Ground broken for Discovery Learning Complex

Onlookers watch as ground is broken on the new engineering building.

With a wave of a Marquette flag by College of Engineering Dean Stan Jaskolski, an excavator lifted dirt from the corner of 16th Street and Wisconsin Avenue Friday morning signaling the start of construction on the Discovery Learning Complex.

Students, faculty, alumni and donors gathered in Parking Lot N near the construction site to mark the beginning of a $35 million first phase of the new College of Engineering facility. The five-story, 115,000-square-foot structure of laboratory space is set to open by August 2011.

“This is a gigantic step forward for Marquette,” Jaskolski said. “We are building a game-changing facility focused on innovation and application in the real-world.”

Cara Brigman, a sophomore in the College of Engineering who spoke at the groundbreaking, said the new building will allow students and faculty to work together in entirely new ways.

“The Discovery Learning Complex will be an extraordinary addition,” Brigman said. “Labs dedicated to hands-on teaching will improve Marquette and help transform students.”

The first phase of the project will build a Discovery Learning Laboratory equipped with three-dimensional printers and systems capable of cutting high-tech materials, Brigman said. It will eventually join a 250,000-square-foot building of offices and classrooms.

Marquette has $70 million pledged of the total $100 million construction cost through donations, fundraisers and grants. Jaskolski said $31 million has also been raised for engineering scholarships.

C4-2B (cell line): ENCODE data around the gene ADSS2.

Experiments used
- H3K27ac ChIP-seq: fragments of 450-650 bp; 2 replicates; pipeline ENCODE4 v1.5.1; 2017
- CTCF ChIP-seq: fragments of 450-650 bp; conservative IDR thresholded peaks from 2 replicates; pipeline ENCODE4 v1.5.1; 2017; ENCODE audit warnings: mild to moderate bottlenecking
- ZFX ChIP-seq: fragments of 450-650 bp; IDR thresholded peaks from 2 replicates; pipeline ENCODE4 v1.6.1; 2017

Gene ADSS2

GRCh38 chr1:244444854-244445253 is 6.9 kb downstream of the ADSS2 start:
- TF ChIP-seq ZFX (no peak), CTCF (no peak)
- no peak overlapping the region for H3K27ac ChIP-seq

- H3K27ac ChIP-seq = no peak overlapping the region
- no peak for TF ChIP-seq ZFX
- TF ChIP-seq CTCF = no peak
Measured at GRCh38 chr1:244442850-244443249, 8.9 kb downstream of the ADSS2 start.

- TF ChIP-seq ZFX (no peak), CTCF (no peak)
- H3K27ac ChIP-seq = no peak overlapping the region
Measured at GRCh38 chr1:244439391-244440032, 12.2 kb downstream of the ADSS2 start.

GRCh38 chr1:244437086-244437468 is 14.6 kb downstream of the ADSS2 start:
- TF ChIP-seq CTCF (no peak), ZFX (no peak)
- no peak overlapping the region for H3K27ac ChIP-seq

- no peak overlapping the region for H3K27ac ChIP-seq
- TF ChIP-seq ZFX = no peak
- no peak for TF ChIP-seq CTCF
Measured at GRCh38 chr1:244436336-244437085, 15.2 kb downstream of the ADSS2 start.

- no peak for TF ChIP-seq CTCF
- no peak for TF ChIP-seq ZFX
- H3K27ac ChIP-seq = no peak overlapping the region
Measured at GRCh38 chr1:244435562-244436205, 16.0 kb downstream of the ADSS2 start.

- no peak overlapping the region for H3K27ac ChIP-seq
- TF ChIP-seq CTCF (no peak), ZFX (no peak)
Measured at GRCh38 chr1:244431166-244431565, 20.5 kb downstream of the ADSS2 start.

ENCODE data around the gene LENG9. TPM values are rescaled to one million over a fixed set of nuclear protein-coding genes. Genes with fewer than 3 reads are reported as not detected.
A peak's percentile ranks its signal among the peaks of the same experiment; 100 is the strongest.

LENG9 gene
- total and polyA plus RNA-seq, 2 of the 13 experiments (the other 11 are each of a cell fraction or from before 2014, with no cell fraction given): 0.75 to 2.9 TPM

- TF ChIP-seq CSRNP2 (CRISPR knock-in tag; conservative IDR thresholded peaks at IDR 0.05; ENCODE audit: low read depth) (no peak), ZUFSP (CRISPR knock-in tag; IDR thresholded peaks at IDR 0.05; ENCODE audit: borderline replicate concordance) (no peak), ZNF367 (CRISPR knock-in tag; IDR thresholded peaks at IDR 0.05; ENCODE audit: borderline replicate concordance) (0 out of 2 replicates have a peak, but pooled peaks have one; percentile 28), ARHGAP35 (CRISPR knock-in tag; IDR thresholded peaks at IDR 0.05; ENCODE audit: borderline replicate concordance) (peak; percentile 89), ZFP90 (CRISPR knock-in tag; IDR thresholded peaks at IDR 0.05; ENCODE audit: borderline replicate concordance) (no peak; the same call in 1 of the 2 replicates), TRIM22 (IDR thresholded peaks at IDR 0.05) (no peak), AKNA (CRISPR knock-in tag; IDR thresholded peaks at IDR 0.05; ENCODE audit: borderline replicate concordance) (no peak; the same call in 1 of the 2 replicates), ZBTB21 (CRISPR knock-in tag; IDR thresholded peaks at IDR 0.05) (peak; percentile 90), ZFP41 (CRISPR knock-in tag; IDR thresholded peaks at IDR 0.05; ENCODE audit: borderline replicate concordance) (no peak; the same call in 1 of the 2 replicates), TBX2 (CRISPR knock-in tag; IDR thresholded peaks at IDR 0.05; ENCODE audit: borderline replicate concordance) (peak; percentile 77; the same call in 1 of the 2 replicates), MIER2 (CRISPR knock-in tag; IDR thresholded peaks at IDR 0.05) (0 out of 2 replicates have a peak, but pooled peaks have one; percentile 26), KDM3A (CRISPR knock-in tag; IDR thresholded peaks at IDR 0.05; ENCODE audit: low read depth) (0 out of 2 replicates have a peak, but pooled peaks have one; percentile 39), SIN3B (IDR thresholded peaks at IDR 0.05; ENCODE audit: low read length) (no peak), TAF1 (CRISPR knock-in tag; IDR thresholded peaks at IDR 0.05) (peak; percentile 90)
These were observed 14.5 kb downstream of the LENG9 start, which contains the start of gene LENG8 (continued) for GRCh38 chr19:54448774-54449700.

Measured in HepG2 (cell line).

University President the Rev. Robert A. Wild, speaking a day after announcing his plans to retire, said the university would remain cautious in proceeding with construction of the entire Discovery Learning Complex because of the state of the economy and remaining funds that need to be secured.

Coupled with Zilber Hall and Eckstein Hall, the Discovery Learning Complex is the third major structural project on campus in as many years. Wild called that a testament to the university’s forward thinking and commitment to educational advancement.

At the groundbreaking, Jaskolski likened the development of the complex to a simple spark of an idea that progressed into a “bonfire.” Before her speech, Brigman lit a ceremonial candle that embodied this sentiment.

Wild thanked donors and lauded the building’s potential to attract new students motivated toward finding solutions in engineering fields.

Both Jaskolski and Wild addressed the global need for engineers and remained optimistic that the new complex would help the college attract new students and give them the tools to integrate theory in forming real-life solutions and products.

Jaskolski said the new complex will help shift the College of Engineering toward an experiment and exploratory-based “discovery learning” approach. It will also extend engineering programs to schools around Milwaukee and build an enticing facility that also serves as a gift to Milwaukee and the region.

Kathy Scherbarth, a 1978 engineering alumna and vice president of Milwaukee Operations at STRATTEC Security Corporation, also spoke to the unique capabilities of the Discovery Learning Complex. She also serves on the National Advisory Council, which serves to connect the professional world with College of Engineering students.

“This magnificent facility will create a passion for learning,” Scherbarth said. “With the Discovery Learning Complex, engineers are now more than ever equipped to be the difference.”